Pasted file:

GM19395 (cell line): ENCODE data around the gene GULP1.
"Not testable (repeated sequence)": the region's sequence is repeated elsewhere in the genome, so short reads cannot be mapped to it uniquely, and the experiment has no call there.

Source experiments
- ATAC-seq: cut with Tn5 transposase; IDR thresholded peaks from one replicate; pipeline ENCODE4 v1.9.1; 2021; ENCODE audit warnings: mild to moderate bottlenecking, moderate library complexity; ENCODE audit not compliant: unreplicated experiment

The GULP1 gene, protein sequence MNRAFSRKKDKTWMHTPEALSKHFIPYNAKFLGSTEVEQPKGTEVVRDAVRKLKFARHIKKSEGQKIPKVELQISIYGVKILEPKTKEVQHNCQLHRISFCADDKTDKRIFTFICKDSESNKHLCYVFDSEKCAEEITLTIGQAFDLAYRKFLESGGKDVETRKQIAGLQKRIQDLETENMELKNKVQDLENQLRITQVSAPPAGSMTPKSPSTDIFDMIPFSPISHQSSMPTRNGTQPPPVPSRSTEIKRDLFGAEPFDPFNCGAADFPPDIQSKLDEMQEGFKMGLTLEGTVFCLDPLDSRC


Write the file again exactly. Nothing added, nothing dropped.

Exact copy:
GM19395 (cell line): ENCODE data around the gene GULP1.
"Not testable (repeated sequence)": the region's sequence is repeated elsewhere in the genome, so short reads cannot be mapped to it uniquely, and the experiment has no call there.

Source experiments
- ATAC-seq: cut with Tn5 transposase; IDR thresholded peaks from one replicate; pipeline ENCODE4 v1.9.1; 2021; ENCODE audit warnings: mild to moderate bottlenecking, moderate library complexity; ENCODE audit not compliant: unreplicated experiment

The GULP1 gene, protein sequence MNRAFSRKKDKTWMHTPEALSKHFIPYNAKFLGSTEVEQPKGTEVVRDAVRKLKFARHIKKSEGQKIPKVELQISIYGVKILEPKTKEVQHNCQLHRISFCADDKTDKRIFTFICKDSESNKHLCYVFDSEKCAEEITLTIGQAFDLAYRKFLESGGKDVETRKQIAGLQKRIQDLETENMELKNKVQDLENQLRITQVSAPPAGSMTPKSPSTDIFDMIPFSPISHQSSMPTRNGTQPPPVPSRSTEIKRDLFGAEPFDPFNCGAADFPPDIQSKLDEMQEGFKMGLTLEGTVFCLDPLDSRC